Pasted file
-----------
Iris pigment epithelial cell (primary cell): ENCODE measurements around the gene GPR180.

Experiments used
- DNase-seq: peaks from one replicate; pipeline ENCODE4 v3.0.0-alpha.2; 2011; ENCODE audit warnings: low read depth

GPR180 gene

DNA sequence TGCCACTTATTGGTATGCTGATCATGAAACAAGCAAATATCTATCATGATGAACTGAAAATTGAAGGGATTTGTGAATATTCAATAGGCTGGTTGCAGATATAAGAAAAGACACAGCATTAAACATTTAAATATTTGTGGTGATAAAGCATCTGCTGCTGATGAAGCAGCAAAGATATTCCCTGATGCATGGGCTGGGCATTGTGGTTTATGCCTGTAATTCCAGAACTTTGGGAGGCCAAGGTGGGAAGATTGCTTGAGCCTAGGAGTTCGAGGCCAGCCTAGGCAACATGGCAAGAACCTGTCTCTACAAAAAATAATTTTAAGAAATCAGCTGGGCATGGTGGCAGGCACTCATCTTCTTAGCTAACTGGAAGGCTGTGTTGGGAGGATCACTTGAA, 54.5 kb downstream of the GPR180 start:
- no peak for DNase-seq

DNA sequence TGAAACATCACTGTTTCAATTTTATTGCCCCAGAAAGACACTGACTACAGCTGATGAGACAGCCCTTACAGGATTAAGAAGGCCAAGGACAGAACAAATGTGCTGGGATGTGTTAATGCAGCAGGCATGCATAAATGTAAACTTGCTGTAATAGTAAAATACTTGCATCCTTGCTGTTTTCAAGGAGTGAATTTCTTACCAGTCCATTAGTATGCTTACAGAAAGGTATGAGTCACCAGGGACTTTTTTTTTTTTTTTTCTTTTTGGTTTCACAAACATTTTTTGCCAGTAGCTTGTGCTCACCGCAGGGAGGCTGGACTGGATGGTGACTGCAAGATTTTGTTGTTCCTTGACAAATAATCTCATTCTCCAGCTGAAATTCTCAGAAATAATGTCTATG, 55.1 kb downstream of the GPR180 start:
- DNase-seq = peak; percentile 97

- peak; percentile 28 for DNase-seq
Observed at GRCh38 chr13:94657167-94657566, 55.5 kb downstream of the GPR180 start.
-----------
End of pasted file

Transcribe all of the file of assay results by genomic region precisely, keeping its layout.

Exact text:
Iris pigment epithelial cell (primary cell): ENCODE measurements around the gene GPR180.

Experiments used
- DNase-seq: peaks from one replicate; pipeline ENCODE4 v3.0.0-alpha.2; 2011; ENCODE audit warnings: low read depth

GPR180 gene

DNA sequence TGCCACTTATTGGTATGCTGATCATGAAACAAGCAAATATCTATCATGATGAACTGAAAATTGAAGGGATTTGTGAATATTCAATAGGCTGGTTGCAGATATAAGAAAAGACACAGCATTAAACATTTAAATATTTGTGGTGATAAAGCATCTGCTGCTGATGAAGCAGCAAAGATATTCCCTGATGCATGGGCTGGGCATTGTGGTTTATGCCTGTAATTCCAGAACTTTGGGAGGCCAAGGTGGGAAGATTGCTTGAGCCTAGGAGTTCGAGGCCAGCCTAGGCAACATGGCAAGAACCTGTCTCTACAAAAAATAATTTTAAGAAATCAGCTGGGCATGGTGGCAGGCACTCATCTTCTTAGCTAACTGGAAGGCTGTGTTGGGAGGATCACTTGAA, 54.5 kb downstream of the GPR180 start:
- no peak for DNase-seq

DNA sequence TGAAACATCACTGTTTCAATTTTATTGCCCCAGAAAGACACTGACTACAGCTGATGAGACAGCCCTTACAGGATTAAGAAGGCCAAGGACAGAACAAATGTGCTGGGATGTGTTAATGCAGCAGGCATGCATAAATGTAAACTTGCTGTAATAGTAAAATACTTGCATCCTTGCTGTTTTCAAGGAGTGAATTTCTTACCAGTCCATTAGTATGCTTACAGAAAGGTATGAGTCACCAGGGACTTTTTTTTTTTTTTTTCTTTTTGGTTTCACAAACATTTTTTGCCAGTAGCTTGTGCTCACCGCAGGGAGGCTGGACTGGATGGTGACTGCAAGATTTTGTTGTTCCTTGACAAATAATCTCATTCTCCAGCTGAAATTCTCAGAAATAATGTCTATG, 55.1 kb downstream of the GPR180 start:
- DNase-seq = peak; percentile 97

- peak; percentile 28 for DNase-seq
Observed at GRCh38 chr13:94657167-94657566, 55.5 kb downstream of the GPR180 start.